4 For thus says the LORD to the house of Israel: Seek me and live;

5 but do not seek Bethel, and do not enter into Gilgal or cross over to Beer-sheba; for Gilgal shall surely go into exile, and Bethel shall come to nothing.

6 Seek the LORD and live, or he will break out against the house of Joseph like fire, and it will devour Bethel, with no one to quench it.

7 Ah, you that turn justice to wormwood, and bring righteousness to the ground!

8 The one who made the Pleiades and Orion, and turns deep darkness into the morning, and darkens the day into night, who calls for the waters of the sea, and pours them out on the surface of the earth, the LORD is his name,

9 who makes destruction flash out against the strong, so that destruction comes upon the fortress.

10 They hate the one who reproves in the gate, and they abhor the one who speaks the truth.

11 Therefore, because you trample on the poor and take from them levies of grain, you have built houses of hewn stone, but you shall not live in them; you have planted pleasant vineyards, but you shall not drink their wine.

12 For I know how many are your transgressions, and how great are your sins— you who afflict the righteous, who take a bribe, and push aside the needy in the gate.

13 Therefore the prudent will keep silent in such a time; for it is an evil time.

14 Seek good and not evil, that you may live; and so the LORD, the God of hosts, will be with you, just as you have said.

15 Hate evil and love good, and establish justice in the gate; it may be that the LORD, the God of hosts, will be gracious to the remnant of Joseph.

16 Therefore thus says the LORD, the God of hosts, the Lord: In all the squares there shall be wailing; and in all the streets they shall say, ‘Alas! alas!’ They shall call the farmers to mourning, and those skilled in lamentation, to wailing;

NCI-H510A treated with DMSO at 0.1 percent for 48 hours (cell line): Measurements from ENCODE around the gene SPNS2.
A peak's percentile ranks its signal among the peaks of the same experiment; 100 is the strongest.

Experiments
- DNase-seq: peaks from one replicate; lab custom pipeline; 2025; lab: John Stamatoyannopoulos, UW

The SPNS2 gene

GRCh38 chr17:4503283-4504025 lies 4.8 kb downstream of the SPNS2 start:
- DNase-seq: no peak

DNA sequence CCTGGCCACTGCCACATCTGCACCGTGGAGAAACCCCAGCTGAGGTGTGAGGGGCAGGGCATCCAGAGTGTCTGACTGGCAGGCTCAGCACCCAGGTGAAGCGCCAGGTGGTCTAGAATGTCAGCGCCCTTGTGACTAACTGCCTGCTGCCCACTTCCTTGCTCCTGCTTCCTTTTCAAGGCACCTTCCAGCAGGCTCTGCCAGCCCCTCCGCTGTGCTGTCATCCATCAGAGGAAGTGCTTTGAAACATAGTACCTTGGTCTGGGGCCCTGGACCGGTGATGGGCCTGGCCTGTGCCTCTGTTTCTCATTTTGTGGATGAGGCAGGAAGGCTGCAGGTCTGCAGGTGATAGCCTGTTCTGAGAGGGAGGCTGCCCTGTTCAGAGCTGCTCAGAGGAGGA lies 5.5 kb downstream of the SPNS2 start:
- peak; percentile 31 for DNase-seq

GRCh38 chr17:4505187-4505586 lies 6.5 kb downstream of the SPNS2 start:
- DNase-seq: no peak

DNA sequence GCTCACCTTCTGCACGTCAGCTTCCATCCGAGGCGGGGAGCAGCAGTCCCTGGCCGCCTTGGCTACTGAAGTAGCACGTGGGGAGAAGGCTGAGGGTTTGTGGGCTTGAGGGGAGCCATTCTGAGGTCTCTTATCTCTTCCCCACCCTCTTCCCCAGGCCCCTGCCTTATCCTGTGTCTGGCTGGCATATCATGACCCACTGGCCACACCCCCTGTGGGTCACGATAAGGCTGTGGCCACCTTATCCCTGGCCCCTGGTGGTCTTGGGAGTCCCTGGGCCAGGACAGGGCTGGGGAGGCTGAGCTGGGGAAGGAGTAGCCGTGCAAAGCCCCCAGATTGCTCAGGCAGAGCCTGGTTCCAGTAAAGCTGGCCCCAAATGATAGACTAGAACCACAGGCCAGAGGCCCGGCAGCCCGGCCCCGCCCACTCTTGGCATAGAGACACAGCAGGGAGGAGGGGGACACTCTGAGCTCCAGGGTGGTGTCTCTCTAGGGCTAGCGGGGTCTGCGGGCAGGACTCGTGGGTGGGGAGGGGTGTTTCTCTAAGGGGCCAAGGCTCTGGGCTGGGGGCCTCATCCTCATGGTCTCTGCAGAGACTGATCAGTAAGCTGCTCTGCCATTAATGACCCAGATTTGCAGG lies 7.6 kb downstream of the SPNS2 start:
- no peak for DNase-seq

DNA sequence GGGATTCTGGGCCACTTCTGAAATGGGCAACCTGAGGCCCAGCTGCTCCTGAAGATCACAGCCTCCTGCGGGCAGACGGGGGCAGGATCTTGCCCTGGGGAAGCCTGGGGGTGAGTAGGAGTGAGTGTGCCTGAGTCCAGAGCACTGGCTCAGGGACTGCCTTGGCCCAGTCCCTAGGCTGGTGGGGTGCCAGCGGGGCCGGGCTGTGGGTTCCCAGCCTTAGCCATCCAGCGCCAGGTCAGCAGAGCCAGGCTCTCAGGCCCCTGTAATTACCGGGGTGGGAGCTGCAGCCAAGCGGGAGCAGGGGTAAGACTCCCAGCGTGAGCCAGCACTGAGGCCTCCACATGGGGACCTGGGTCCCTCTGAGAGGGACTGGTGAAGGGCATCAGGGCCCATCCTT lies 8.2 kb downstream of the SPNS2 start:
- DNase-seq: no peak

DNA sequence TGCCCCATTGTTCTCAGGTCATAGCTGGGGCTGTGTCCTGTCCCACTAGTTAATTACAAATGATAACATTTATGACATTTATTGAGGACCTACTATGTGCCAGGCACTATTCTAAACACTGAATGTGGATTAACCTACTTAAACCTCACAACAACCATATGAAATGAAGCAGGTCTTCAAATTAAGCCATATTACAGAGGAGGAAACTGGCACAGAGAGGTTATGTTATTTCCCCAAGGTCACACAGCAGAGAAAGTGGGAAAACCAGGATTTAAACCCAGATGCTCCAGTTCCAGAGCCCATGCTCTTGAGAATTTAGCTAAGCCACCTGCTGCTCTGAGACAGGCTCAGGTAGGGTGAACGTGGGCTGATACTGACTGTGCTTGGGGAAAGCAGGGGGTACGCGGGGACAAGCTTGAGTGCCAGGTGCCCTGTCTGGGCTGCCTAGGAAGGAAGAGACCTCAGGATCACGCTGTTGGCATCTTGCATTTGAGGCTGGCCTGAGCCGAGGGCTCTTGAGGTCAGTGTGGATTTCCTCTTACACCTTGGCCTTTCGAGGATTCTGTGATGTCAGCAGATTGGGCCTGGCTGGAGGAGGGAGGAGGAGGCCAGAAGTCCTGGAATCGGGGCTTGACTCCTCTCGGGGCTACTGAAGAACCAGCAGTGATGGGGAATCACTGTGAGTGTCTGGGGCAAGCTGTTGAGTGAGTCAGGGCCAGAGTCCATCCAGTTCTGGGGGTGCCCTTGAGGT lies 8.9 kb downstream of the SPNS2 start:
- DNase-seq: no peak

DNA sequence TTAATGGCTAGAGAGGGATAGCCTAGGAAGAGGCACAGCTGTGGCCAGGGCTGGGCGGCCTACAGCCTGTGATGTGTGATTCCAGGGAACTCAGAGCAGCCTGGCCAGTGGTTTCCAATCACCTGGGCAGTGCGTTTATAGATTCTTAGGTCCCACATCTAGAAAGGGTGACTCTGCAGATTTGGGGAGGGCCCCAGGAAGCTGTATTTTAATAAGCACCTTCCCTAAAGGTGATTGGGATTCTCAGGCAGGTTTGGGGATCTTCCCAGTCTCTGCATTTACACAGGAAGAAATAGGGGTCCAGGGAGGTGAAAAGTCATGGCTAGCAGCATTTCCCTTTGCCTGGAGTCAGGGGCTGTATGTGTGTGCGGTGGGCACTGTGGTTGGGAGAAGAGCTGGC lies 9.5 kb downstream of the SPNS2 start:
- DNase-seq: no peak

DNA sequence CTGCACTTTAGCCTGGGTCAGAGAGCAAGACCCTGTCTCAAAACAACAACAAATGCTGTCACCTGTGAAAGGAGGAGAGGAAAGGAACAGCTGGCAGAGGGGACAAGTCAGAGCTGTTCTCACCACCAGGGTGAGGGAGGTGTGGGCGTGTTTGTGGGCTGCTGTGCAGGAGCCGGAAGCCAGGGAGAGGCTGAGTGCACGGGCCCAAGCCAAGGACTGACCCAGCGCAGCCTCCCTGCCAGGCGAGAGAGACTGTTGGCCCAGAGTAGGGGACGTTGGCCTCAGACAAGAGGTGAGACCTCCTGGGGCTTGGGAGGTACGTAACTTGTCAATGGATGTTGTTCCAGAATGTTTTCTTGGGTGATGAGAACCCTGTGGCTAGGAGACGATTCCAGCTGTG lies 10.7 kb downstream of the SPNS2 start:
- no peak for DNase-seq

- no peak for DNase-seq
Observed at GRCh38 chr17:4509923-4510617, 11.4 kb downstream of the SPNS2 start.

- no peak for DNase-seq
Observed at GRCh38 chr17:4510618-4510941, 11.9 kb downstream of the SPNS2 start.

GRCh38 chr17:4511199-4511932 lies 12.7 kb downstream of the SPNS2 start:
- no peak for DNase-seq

17 in all the vineyards there shall be wailing, for I will pass through the midst of you, says the LORD.

18 Alas for you who desire the day of the LORD! Why do you want the day of the LORD? It is darkness, not light;

19 as if someone fled from a lion, and was met by a bear; or went into the house and rested a hand against the wall, and was bitten by a snake.

20 Is not the day of the LORD darkness, not light, and gloom with no brightness in it?

21 I hate, I despise your festivals, and I take no delight in your solemn assemblies.

22 Even though you offer me your burnt-offerings and grain-offerings, I will not accept them; and the offerings of well-being of your fatted animals I will not look upon.

23 Take away from me the noise of your songs; I will not listen to the melody of your harps.

24 But let justice roll down like waters, and righteousness like an ever-flowing stream.

25 Did you bring to me sacrifices and offerings the forty years in the wilderness, O house of Israel?

26 You shall take up Sakkuth your king, and Kaiwan your star-god, your images* that you made for yourselves;

27 therefore I will take you into exile beyond Damascus, says the LORD, whose name is the God of hosts.